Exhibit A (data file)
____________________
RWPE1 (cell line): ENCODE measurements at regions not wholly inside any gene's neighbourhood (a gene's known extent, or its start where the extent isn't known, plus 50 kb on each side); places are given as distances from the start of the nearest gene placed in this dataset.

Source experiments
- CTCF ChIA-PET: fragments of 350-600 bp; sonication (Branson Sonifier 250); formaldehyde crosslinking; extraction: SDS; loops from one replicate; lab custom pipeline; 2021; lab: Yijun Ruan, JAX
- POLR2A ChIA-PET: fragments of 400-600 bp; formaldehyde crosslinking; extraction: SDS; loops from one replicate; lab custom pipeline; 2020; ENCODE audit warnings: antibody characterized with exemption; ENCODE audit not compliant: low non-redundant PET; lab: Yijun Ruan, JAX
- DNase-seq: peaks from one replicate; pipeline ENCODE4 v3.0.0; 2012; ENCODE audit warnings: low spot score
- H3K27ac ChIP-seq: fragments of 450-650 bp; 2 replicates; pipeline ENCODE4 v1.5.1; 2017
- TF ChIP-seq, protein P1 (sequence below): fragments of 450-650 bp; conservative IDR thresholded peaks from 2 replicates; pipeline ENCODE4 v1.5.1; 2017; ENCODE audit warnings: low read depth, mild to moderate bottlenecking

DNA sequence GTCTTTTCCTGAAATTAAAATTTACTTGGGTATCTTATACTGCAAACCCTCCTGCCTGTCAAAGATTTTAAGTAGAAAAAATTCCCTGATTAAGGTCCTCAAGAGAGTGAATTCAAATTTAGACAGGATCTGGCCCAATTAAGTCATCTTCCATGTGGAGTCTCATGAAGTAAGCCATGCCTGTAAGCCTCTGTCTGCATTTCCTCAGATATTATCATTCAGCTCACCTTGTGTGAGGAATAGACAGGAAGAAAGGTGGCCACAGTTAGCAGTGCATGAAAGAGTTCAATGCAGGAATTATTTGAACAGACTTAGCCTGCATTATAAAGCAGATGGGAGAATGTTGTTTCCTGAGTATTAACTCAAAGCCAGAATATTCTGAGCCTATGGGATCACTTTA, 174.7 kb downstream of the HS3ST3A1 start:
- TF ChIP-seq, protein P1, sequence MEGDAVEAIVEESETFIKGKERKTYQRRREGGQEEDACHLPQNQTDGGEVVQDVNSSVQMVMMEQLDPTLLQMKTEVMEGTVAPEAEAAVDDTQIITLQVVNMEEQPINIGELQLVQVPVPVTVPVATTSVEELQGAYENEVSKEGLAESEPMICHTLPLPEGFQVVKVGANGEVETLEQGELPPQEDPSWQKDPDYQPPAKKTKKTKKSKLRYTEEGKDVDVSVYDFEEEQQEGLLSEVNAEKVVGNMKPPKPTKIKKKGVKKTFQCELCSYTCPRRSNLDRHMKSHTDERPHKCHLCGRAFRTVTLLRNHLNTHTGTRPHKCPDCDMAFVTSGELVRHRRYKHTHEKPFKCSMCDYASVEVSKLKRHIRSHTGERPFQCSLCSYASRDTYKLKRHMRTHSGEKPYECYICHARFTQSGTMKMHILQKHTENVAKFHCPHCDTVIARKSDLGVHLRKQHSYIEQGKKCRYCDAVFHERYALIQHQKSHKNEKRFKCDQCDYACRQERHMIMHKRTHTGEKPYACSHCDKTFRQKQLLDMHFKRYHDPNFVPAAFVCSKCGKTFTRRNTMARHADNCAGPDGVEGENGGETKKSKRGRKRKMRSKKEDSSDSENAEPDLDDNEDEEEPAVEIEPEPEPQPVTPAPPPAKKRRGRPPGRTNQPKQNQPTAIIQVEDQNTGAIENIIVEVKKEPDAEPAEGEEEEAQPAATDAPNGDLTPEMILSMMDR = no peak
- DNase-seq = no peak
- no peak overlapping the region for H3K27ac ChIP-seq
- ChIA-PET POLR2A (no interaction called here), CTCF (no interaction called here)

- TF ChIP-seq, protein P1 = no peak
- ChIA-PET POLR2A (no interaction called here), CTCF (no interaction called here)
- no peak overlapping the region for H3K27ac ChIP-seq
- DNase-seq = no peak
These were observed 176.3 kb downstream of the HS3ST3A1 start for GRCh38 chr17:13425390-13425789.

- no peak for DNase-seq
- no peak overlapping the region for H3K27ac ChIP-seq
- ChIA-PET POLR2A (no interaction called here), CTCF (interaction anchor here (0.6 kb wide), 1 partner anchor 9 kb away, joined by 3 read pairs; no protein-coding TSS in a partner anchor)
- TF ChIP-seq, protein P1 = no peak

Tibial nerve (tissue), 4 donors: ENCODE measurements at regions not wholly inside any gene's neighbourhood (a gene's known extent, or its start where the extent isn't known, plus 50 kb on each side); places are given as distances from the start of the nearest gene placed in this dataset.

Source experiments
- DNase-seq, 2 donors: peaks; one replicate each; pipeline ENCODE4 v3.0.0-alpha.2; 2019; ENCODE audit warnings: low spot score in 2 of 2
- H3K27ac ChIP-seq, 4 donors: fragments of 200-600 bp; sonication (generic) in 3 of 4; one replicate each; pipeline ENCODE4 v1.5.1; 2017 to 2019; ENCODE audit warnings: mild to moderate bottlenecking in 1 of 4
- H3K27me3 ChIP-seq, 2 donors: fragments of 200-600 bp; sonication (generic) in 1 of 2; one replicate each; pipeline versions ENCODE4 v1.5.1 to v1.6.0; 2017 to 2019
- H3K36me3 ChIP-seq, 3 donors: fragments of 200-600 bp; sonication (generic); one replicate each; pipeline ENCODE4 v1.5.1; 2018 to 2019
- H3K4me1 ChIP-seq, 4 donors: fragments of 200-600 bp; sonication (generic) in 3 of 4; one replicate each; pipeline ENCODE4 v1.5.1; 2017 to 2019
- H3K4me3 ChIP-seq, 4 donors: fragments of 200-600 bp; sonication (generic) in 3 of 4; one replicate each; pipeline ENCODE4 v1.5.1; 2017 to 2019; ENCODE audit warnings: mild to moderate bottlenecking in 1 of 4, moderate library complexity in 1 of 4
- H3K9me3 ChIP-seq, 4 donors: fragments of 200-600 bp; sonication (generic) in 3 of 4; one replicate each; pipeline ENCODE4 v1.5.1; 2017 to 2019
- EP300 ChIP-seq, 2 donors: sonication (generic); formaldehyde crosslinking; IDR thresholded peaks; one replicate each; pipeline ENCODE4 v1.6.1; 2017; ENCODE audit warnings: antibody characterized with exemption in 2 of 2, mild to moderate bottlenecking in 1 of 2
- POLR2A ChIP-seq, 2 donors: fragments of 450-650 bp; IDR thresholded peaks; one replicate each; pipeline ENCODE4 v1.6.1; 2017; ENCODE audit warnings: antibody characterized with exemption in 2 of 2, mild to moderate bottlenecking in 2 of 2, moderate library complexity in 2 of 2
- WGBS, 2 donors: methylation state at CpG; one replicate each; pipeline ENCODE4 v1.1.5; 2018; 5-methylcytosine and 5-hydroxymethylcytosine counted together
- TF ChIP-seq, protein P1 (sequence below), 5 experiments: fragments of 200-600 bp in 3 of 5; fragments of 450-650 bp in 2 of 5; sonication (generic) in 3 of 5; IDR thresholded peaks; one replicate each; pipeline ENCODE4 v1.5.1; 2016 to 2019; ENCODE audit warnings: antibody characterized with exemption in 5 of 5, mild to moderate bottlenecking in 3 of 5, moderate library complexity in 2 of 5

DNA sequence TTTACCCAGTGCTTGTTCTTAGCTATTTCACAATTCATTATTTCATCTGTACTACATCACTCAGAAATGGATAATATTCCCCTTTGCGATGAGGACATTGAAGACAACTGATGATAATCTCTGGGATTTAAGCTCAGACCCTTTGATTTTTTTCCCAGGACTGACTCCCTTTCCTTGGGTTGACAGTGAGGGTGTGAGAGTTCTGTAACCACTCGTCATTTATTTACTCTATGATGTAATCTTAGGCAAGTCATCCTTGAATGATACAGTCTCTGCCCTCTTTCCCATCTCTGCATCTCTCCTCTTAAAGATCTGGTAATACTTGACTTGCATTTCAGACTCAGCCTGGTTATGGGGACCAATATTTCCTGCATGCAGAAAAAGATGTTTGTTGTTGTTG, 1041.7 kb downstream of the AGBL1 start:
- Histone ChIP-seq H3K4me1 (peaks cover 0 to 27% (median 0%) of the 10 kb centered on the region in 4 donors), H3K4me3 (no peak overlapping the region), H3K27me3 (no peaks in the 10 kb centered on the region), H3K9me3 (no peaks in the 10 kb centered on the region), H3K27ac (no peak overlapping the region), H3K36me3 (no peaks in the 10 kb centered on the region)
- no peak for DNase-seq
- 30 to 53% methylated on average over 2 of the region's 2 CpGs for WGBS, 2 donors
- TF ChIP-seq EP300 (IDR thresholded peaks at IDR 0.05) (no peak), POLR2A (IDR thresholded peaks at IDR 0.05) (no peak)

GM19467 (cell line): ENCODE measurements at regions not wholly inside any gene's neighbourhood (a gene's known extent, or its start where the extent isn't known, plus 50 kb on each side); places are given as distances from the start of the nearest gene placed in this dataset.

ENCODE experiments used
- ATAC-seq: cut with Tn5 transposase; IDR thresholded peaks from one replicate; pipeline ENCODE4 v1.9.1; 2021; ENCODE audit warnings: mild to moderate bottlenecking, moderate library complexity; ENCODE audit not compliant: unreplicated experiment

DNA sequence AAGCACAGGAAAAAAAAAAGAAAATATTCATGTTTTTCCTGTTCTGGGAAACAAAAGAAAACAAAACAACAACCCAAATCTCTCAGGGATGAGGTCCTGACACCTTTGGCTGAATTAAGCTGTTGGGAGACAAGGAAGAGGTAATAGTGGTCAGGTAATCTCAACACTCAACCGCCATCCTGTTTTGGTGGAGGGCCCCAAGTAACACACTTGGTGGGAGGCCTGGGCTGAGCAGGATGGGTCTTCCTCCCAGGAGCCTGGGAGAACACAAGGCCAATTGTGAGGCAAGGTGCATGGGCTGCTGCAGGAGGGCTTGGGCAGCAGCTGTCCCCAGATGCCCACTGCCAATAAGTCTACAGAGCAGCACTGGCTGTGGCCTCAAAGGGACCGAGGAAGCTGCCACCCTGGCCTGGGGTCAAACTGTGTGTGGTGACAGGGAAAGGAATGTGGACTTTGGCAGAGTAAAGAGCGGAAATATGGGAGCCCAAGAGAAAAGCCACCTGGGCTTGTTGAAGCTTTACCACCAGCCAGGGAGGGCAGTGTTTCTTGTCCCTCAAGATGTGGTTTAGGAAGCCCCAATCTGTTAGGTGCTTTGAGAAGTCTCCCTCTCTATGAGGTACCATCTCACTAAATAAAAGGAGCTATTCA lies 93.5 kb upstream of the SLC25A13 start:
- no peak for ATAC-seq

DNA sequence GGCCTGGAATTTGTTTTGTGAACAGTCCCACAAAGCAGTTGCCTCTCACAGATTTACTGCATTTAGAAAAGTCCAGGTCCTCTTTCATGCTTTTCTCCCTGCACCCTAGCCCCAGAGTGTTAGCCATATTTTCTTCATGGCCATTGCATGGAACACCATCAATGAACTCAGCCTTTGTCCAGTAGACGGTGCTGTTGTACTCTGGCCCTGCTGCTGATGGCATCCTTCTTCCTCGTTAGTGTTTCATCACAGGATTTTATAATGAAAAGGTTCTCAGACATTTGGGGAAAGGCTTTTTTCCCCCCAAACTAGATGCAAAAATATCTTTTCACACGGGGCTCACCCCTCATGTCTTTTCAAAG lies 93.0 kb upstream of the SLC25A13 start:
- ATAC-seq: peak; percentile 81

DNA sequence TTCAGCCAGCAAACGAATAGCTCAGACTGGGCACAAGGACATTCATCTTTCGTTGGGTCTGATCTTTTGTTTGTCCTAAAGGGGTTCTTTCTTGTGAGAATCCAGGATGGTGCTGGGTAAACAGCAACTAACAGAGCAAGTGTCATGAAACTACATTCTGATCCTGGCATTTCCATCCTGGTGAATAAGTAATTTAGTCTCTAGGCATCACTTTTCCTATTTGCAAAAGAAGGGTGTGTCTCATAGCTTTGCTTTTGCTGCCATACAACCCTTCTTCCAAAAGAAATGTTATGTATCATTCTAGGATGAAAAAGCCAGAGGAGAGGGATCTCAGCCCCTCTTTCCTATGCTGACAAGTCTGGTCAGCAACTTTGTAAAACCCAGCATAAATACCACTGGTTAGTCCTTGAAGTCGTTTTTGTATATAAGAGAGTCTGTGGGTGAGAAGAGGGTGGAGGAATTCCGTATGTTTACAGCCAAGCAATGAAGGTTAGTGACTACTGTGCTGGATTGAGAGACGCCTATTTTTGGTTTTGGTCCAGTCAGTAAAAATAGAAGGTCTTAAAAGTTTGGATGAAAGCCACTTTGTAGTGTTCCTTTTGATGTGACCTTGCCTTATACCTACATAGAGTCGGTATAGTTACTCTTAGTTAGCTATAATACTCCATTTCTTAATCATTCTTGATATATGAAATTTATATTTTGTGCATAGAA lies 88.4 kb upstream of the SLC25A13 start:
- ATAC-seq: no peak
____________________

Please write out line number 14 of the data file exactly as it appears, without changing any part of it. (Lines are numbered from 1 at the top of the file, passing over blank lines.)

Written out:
- ChIA-PET POLR2A (no interaction called here), CTCF (no interaction called here)